Taylor (1994) also mentioned that concrete bricks BS 6073 are relatively one of the concrete brick that are recently introduced, these bricks are comprising well compacted, low workability concrete mixes of appropriate aggregates size, leading to products of high strength and durability. In fact the properties such as colour and textures can be control which can give a final appearance very similar to clay bricks, and are most important are it is free from efflorescence but due to different movement characteristic, these type of bricks are suggested not to bond with other brick types as it will affect their structural strength and dulability.
2.2.3 Calcium Silicate (Sand-Lime) Bricks
According to Taylor (1994), these bricks are made by combine and blending the finely ground sand or flint and lime together uniformly in the approximate ratio of 10:1. After that the semi dry mixture is then pressed into mould in shape and cured in an autoclave for two or three hour to speed the chemical hardening. The finished of these bricks are quite natural and uniform, the colour of the bricks is darker when wet than when dry. Thomas (1996) specified that all these bricks requirements are required to comply to BS 187:1978.
Beall (1993) defines that calcium silicate brick are the most widely and extensively used by contractors in industrialized countries such as Europe, Russia, Australia and United States, the main reason is because the suitable siliceous sands are more readily available compare to clay in their country, in fact it has been broadly manufactured and produces in United States in the early year of 1900s. Taylor (1994) stated that the main properties of calcium silicate bricks are:
A high degree of regularity, with a choice of surface texture ranging from smooth to rustic.
A wide range of colour as pigment can be added which then available to produced various type of colour
Very low soluble salt content, hence is fine with efflorescence
Relatively higher moisture movement compare to other bricks
Compressive strength with range 7-50 N/mm2 (BS187)
Good overall durability in clean atmosphere, but they may deteriorate slowly in polluted sulphur containing atmosphere.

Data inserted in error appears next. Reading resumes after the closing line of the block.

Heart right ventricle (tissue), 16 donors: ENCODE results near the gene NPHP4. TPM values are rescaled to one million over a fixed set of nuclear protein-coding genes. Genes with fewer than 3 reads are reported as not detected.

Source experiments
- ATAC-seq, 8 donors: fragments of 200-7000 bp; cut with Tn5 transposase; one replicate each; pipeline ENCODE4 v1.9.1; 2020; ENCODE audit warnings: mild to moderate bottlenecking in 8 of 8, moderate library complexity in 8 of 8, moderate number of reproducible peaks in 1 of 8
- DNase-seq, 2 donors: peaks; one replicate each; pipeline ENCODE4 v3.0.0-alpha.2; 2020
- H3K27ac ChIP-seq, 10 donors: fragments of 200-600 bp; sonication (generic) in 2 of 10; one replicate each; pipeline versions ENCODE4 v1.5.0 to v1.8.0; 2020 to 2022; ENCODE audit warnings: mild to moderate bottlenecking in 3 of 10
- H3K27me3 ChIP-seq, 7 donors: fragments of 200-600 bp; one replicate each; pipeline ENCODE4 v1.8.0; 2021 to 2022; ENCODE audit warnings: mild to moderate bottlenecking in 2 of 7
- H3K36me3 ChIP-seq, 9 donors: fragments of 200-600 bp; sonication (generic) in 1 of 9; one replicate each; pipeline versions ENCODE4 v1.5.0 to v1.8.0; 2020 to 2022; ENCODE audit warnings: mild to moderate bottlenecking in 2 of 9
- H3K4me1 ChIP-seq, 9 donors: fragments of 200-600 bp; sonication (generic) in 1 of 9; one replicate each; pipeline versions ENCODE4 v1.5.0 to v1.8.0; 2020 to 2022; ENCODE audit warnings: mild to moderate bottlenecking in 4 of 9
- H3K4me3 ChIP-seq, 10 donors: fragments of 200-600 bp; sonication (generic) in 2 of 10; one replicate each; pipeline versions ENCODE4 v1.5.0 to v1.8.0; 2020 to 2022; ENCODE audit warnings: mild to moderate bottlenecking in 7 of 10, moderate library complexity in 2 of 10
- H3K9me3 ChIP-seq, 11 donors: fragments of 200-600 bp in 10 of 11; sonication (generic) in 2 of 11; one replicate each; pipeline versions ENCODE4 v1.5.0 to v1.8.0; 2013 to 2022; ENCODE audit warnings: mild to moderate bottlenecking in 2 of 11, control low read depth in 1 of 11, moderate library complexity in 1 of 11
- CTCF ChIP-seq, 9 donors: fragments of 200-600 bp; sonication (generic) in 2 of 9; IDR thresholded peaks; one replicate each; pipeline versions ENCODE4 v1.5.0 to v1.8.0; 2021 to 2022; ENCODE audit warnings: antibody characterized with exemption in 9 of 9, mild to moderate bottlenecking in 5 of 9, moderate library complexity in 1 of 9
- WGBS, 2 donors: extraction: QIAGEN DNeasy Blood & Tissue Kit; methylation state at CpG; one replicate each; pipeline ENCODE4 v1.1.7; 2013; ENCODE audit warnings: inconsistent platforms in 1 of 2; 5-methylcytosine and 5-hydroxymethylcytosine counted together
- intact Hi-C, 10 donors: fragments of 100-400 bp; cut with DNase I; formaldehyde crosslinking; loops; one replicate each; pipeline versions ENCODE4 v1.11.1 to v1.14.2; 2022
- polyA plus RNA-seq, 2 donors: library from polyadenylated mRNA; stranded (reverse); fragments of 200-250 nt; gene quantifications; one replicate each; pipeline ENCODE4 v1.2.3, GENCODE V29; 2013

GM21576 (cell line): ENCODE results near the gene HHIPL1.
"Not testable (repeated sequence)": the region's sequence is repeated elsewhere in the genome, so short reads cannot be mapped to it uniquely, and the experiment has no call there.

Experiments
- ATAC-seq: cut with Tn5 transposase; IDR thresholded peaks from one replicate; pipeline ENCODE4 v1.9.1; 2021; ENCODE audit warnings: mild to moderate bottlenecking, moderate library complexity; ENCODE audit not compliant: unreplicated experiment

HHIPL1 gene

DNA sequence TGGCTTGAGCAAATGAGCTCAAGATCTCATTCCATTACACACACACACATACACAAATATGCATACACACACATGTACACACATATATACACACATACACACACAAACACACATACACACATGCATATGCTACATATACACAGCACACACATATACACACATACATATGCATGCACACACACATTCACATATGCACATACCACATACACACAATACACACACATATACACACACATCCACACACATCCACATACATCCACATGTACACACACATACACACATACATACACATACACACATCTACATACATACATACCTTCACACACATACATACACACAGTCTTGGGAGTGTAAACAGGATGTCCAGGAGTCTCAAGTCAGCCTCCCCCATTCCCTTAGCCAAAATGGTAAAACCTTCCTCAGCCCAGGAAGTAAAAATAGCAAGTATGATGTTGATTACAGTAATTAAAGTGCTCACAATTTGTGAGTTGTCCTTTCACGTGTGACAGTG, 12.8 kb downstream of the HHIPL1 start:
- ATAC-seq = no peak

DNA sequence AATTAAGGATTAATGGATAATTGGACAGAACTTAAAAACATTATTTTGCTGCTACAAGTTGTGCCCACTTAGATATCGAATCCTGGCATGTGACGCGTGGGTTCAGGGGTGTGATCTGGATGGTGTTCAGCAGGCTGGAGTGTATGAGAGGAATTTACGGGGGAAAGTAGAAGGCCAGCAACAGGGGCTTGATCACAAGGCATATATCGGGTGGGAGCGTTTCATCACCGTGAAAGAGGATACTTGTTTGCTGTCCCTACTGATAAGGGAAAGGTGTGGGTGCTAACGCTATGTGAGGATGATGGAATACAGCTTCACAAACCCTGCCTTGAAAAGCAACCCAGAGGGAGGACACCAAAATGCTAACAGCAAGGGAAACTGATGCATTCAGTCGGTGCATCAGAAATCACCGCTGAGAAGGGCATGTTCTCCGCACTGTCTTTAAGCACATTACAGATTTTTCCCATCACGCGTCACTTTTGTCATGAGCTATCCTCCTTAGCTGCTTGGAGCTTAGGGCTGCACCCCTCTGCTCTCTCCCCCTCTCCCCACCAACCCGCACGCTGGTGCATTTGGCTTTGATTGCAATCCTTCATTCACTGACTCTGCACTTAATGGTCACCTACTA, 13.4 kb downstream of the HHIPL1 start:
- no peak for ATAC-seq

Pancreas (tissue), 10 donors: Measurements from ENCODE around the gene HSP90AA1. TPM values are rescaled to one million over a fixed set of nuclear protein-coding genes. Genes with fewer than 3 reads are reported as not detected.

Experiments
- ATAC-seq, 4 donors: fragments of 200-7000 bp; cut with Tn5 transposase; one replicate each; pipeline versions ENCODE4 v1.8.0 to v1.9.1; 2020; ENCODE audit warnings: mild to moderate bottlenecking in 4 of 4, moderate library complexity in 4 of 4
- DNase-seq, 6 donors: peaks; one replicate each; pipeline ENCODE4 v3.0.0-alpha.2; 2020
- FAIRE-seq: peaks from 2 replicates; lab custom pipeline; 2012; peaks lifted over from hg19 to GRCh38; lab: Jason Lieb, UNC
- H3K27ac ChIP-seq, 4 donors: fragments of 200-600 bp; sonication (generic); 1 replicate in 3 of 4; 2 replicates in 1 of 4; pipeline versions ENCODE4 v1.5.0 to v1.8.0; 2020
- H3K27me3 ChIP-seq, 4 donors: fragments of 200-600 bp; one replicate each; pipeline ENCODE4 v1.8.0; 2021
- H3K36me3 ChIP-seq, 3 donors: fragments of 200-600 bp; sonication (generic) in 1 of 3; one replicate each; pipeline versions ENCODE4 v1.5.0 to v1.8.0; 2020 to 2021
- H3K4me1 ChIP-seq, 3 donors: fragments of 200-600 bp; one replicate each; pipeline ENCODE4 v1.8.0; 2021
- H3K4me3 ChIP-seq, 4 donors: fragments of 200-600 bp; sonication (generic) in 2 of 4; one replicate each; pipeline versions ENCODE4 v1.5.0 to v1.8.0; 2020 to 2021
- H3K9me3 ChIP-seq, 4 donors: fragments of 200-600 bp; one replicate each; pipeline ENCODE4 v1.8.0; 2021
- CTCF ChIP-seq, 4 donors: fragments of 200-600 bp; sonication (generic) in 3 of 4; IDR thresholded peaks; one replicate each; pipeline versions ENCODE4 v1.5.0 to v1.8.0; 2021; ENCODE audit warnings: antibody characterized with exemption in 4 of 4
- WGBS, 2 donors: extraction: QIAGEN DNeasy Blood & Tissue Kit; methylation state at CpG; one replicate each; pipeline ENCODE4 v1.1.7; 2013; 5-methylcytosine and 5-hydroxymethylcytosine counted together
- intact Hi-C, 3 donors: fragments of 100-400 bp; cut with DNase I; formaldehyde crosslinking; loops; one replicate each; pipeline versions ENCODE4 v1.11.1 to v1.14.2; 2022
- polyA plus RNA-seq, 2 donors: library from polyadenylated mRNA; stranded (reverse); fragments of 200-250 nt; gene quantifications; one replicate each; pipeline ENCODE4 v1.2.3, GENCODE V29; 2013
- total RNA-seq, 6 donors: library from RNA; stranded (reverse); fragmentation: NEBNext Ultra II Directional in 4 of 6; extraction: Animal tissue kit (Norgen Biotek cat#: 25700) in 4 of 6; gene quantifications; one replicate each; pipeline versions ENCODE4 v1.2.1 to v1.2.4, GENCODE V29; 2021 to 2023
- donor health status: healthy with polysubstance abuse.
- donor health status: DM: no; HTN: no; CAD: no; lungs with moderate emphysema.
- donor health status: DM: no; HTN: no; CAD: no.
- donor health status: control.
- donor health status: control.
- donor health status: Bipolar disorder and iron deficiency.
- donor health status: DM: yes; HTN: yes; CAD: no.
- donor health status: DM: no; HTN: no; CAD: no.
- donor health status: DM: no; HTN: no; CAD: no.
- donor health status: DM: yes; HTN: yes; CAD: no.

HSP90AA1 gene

2.3 Recycling materials for bricks production
2.3.1 Bottom ash and fly ash
According to Safiuddin (2010), Fly ash (FA) and bottom ash (BA) are produces as a by-product from municipal solid waste incinerators and coal fuelled power stations, it is a highly dispersible powder which contain mainly aluminosilicare and derriferrous glassy spherical particle and irregularly shaped grains of amorphous clay, mullite quartz and unburned metamorphic fuel whereas BA consists of irregular particles that can be add up to 10-15mm in size. The chemical compositions of both ashes from same power plant are similar.
Fly ash which obtained from coal combustion is frequently used in add into concrete due to cost saving by substitute the material of portland cement, the pozzolanic properties of fly ash can improve the strength of concrete which can be found during curing at 38 Degree Celsius that it greatly accelerates its contribution to the strength of concrete (Orchard 1979). Lingling, Wei, Tao and Nanru (2005) found out that fly ash can actually improves the compressive strength of bricks and increase their resistant toward frost attack whereas Cicek and Tanriverdi (2007) also realized the positive effect of fly ash on the compressive strength of bricks during his studies research.